We get a lot of feedback from the community of students in our Online Cooking School. We hear about the areas of cooking where they feel comfortable and the places they want to improve. And one of the topics that students of all different experiences and abilities name as one of the most challenging is also one of the most common: cooking eggs.
As an ingredient, eggs are indispensable in the kitchen. They can bind, thicken, emulsify, clarify, and even leaven. They are also incredibly versatile on their own and can be prepared in a number of different ways: fried, scrambled, poached, hard-cooked, baked, shirred, and made into omelets and frittatas. We cover each of these applications in the classes in our Online Cooking School, but in this article, we’re focusing on how to make the best scrambled eggs.
Use these tips to guarantee the scrambled eggs of your dreams, with billowy, tender curds and rich, farm-fresh egg flavor.
1. Use Extra Yolks
An egg’s fat is in its yolk. Adding extras gives the scrambled eggs richness, and helps them mimic farm-fresh eggs. Even better, the high proportion of fat and emulsifiers in the yolks further raises the coagulation temperature, helping to prevent overcooking. We found that two extra yolks per eight eggs balances the flavor nicely.
2. Choose Your Dairy Wisely
Dairy ingredients have the same two things in common—water and fat—which tenderize the eggs and provide insulation to prevent them from drying out. Our favorite dairy product to use in scrambled eggs is half-and-half, which produces puffy, stable curds. We also found that a combination of milk and heavy cream is a good substitute if you don’t have half-and-half on hand. (Milk alone produced scrambled eggs prone to weeping.)
Essential Eggs Online Cooking ClassThis class in our Online Cooking School uses interactive tools and one-of-a-kind videos to cover scrambled eggs and more, including the best ways to separate an egg, how to fry eggs, and other important egg techniques.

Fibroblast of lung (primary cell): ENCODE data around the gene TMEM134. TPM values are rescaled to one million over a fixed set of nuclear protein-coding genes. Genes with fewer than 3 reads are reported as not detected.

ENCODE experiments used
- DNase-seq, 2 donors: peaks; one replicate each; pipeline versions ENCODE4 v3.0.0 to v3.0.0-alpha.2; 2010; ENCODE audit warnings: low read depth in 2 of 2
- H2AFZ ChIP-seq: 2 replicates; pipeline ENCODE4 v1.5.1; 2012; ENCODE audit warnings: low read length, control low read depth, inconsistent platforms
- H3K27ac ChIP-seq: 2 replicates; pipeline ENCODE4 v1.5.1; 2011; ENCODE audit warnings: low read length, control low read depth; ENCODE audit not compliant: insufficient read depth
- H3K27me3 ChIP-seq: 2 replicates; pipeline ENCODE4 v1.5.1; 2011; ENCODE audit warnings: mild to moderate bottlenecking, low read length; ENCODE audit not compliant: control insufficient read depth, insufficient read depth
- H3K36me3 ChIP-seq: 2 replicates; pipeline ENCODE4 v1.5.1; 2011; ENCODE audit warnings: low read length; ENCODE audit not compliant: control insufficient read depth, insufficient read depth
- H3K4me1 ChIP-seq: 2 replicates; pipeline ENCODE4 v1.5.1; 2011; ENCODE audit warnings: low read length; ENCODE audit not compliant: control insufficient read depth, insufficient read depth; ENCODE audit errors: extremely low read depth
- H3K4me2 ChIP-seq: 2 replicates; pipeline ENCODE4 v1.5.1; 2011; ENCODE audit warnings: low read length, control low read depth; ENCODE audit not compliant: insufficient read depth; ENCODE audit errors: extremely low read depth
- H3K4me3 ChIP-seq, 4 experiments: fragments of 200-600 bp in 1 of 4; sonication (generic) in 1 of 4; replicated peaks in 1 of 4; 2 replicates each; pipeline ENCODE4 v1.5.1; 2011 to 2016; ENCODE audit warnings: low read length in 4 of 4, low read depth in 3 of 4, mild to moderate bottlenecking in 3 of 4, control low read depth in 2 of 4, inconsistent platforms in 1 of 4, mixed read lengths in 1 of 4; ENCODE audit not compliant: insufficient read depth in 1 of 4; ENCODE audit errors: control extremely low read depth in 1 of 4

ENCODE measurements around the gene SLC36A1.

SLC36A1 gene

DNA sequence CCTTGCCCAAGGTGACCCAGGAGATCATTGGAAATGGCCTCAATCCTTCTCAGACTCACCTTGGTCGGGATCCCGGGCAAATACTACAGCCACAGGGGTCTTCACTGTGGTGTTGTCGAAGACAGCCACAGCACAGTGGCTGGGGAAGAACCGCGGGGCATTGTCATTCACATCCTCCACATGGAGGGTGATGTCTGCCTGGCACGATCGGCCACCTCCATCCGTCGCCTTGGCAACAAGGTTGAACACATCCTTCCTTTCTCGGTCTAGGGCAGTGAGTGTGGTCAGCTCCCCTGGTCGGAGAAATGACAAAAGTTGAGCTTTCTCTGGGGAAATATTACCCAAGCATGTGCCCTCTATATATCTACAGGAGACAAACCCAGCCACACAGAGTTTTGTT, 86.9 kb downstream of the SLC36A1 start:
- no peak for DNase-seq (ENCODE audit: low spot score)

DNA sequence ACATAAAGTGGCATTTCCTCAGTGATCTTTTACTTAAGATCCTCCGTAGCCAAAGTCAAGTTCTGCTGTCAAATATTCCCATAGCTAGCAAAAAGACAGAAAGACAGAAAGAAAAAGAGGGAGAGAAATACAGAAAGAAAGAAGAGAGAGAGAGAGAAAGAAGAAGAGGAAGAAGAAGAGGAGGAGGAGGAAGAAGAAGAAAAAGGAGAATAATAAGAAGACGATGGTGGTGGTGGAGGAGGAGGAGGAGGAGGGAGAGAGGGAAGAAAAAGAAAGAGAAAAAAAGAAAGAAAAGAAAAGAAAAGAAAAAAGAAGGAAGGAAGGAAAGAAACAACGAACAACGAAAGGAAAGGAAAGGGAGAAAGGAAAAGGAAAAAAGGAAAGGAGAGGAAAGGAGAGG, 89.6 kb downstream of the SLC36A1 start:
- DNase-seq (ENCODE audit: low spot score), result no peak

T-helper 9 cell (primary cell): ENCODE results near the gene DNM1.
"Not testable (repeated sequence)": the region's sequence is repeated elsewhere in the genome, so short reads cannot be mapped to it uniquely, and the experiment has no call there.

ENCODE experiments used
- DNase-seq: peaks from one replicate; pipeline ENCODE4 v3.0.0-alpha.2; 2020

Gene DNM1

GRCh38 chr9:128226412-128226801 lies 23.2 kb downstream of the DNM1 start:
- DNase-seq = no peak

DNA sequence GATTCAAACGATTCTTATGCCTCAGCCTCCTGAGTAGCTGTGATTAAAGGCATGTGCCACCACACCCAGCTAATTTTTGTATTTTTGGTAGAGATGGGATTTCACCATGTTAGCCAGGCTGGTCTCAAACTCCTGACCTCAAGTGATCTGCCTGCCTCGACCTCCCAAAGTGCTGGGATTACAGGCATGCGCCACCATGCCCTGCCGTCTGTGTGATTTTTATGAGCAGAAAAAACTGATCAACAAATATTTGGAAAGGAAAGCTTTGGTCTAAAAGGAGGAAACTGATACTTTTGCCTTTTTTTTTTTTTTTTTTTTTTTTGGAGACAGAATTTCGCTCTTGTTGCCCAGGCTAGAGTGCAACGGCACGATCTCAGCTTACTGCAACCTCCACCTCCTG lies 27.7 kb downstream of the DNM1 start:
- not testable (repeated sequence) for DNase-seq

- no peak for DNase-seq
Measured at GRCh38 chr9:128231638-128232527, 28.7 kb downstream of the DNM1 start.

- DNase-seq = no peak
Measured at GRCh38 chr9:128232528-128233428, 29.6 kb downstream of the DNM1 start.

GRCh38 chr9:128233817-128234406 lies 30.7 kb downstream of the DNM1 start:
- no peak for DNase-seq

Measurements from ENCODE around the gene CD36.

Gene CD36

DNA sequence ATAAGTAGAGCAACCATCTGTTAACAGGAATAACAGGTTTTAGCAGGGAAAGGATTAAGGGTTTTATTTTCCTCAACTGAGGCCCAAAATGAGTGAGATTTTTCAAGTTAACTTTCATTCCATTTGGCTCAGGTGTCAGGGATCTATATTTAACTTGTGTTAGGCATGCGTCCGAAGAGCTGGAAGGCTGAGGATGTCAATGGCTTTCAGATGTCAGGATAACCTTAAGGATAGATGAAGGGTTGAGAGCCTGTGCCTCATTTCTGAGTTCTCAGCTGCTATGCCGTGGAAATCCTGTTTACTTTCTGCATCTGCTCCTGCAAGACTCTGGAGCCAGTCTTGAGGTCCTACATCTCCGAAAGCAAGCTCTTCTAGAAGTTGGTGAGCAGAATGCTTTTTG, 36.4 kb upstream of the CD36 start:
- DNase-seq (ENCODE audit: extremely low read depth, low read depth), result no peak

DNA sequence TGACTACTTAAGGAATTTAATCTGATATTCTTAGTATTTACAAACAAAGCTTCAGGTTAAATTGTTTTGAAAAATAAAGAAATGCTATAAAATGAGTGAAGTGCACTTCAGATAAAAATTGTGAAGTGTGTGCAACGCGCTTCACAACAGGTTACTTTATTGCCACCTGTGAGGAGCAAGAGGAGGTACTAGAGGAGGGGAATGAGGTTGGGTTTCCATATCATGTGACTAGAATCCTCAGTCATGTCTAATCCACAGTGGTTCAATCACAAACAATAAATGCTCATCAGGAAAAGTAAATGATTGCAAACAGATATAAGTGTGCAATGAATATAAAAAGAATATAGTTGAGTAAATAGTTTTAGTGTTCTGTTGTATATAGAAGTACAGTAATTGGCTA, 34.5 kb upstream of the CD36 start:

3. Don’t Overwhisk (or Even Use a Whisk at All)
OK, you can use a whisk if you can whisk with restraint. Aggressively whisking the eggs can cause them to cook up tough. Instead, use a fork to break up the yolks and combine them with the whites. When everything in the bowl registers the same homogenous color, you’re done.
4. The Size of Your Skillet Matters
Next time you make scrambled eggs for a few people, reach for a 10-inch skillet. The eggs will fill up the pan in a thicker layer than they would a 12-inch skillet. The thicker layer will trap more steam and produce heartier curds. If you’re cooking a smaller quantity of scrambled eggs, use an 8-inch skillet to get the same tender, glossy eggs.
5. Use a Two-Step Cooking Process
Adding the eggs to the skillet over medium-high heat will give the eggs a lift as soon as they hit the pan (and constantly stirring them will help achieve large, evenly cooked curds). Then, when your spatula leaves a trail through the eggs, turn the heat down to low until they’re glossy, moist, and clumpy.
Cook Scrambled Eggs with Christie MorrisonCheck out our recent Facebook Live with our Online Cooking School instructor Christie Morrison as she imparts more wisdom about scrambled eggs and how to cook them perfectly at home.
What are your tricks when it comes to cooking eggs? What are your biggest egg-cooking challenges? Let us know in the comments!